Blue Supply Chains
Shipping is facing major challenges to reduce the need for fossil fuels. The transition that we see in other industries, and not least for road transport, also needs to take place for the maritime sector.
By utilizing the potential of inland shipping, short sea shipping and rail transport, the solutions within Blue supply chains must create the conditions for creating fossil-independent freight transport in the Baltic Sea region. In order to achieve this goal, intensified work is required from ports and transport operators.
Blue Supply Chains aims to reduce carbon dioxide emissions in two ways:
- Support the shift from road transport to more energy efficient transport by rail and sea
- Improving the balance of carbon dioxide emissions between rail and waterborne transport through the implementation of new technologies and fuels
The initiative behind Blue Supply Chains is a broad consortium consisting of actors around the Baltic Sea who all have a desire to develop fossil-free maritime transport and integrations with land transport via efficient port terminals. The project is managed in its entirety by Hafen Hamburg Marketing and is financed via the EU's Interreg Baltic Sea Region.
The Swedish consortium consists of IVL Svenska Miljöinstitutet, Umeå Kommun, Umeå Energi, Umeå Hamn and Kvarken Ports. The project is led by CLOSER. Trafikverket, Sjöfartsverket and Inab assist the above partners with knowledge and expertise.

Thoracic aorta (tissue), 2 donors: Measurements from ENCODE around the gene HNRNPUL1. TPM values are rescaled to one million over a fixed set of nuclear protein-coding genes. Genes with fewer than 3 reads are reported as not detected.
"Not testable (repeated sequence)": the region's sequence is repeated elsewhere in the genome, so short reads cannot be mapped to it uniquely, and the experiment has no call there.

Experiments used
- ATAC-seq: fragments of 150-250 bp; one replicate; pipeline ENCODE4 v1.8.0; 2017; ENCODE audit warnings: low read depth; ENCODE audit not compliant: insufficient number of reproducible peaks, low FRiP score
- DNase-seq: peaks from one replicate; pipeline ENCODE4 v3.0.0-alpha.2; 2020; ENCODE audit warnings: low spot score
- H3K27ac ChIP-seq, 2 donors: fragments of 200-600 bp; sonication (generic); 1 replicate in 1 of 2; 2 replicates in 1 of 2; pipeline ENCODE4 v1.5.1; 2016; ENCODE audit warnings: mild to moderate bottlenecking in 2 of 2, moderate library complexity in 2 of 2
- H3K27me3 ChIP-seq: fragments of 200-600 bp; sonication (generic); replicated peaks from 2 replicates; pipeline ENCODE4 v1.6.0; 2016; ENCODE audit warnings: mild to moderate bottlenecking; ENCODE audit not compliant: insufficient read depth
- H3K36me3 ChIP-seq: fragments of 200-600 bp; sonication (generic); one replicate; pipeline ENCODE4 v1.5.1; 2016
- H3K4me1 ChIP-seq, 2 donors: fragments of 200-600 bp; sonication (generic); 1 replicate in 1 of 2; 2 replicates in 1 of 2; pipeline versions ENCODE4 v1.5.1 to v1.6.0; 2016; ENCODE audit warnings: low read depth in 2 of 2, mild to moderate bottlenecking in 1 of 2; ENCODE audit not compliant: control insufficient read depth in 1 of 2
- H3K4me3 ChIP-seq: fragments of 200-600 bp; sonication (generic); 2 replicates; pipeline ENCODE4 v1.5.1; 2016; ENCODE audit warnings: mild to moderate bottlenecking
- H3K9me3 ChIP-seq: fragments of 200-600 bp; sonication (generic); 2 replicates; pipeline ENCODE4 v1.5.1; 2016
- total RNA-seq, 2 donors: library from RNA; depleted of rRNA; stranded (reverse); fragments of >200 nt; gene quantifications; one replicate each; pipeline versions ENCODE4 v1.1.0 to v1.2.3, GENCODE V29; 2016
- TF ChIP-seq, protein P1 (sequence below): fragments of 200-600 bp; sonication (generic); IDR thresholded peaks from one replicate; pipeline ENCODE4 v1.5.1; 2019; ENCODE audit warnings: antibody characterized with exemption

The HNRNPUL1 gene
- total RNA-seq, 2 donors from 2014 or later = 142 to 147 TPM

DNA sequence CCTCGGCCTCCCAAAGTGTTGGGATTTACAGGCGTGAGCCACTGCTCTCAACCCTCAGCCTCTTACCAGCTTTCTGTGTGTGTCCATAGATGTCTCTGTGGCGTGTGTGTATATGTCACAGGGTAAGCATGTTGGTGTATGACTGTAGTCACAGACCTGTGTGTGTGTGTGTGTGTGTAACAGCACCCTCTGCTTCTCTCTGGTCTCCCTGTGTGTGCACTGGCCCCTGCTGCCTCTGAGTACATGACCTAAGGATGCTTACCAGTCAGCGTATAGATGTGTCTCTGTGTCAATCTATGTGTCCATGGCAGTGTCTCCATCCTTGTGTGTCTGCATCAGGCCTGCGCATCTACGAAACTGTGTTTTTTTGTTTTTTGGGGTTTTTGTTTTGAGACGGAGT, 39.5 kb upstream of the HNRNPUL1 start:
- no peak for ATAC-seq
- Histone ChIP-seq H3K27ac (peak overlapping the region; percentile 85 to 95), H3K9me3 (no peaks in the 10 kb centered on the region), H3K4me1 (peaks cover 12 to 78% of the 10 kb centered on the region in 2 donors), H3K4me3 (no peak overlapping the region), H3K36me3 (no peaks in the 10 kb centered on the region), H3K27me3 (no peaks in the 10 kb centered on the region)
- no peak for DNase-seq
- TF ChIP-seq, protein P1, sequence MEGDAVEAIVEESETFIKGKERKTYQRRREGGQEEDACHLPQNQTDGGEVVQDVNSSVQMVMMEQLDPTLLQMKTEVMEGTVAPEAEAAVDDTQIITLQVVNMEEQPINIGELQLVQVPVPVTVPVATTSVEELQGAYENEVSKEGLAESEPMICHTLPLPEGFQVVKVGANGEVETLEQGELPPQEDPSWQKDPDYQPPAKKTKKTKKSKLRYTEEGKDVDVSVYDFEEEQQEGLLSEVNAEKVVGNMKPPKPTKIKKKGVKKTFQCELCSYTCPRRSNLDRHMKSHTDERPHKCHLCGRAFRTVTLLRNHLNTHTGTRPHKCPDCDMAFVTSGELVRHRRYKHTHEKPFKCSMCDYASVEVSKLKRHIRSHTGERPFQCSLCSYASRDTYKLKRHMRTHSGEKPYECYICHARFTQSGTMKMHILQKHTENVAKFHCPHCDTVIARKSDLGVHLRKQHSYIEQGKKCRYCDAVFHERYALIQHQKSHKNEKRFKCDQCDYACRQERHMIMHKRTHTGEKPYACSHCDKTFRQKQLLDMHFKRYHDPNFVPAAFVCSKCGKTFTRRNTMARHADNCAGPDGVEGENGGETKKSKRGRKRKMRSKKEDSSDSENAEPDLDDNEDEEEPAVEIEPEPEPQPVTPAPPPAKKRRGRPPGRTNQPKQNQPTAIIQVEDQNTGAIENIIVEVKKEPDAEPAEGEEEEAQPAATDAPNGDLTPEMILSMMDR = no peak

The Umeå case - a yardstick for switching to fossil-free maritime transport
The Swedish consortium will focus on the possibility of offering fossil-free bunkering fuels in Swedish ports and to carry out a feasibility study that supports the transition to renewable solutions for specific cases.
Within Blue Supply Chains, how a future energy distribution system for ships can be designed based on ship type, trade patterns, connections to ports and connection to land-based transport infrastructure and energy systems is investigated. In addition, possibilities for local fuel production and distribution will be investigated.
Focus will be placed on hydrogen, which lacks infrastructure for bunkering in ports today. There is great interest among ports and shipping companies in new solutions that enable the transition to fossil-free fuels. Today, there are opportunities for ship bunkering only in larger ports that use bunkering ships. In the north of Sweden, there are limited bunkering facilities and tank trucks are mainly used for distribution. Available fuels include fossil fuels in the form of HFO, MDO and LNG which require large import volumes of oil and gas. Very limited volumes of HVO are available in some ports, but are mainly used for small vessels. Sweden has approximately 70,000 ship calls per year, which contributes to high emissions. Approximately 40 TWh of fossil fuels are bunkered by ships in Sweden annually (Energymyndigheten, 2020, Energy situation 2020). With Sweden's lofty ambition to become the world's first fossil-free welfare state, reducing greenhouse gas emissions in the transport sector is a priority issue. In addition to fuel switching, alternative marine fuels, e.g. hydrogen and electricity, which are produced locally, reduce the need for transport of fossil fuels and reduce emissions. However, new fuels probably require bunkering more often than today, which places new demands on a future energy distribution system.
The Swedish consortium focuses on two parts
- A knowledge-building study that examines the current and future situation for ship bunkering in Sweden and identifies what is missing, related to loading/bunkering of fossil-free fuels and local fuel production
- A case study that aims to prepare for the introduction of green hydrogen as a maritime fuel in the Umeå region